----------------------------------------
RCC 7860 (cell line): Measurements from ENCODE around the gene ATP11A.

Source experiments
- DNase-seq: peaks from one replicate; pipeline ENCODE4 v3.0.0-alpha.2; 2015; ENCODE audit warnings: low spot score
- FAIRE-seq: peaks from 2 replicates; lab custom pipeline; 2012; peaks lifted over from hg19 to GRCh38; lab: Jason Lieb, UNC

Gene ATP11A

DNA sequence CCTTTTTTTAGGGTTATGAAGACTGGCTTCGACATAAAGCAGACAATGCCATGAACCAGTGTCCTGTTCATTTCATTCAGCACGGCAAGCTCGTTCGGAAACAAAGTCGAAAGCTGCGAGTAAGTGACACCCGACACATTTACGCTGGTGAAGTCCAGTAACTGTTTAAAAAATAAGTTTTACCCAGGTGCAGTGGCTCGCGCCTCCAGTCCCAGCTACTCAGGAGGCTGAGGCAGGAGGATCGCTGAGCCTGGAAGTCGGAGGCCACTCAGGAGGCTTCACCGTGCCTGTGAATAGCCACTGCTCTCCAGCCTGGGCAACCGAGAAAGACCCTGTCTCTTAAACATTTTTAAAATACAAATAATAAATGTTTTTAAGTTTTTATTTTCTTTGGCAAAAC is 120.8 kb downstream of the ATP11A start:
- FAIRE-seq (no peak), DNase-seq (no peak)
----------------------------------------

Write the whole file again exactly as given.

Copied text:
RCC 7860 (cell line): Measurements from ENCODE around the gene ATP11A.

Source experiments
- DNase-seq: peaks from one replicate; pipeline ENCODE4 v3.0.0-alpha.2; 2015; ENCODE audit warnings: low spot score
- FAIRE-seq: peaks from 2 replicates; lab custom pipeline; 2012; peaks lifted over from hg19 to GRCh38; lab: Jason Lieb, UNC

Gene ATP11A

DNA sequence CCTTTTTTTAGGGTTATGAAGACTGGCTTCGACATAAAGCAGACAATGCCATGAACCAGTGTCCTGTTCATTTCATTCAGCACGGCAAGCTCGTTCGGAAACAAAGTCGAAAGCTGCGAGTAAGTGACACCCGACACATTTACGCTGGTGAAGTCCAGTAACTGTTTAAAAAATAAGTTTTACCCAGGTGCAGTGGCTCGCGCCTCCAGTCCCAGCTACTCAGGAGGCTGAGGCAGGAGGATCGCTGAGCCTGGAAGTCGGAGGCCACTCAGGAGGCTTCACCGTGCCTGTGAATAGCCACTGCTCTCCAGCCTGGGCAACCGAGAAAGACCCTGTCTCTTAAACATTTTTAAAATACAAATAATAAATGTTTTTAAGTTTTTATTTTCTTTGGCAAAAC is 120.8 kb downstream of the ATP11A start:
- FAIRE-seq (no peak), DNase-seq (no peak)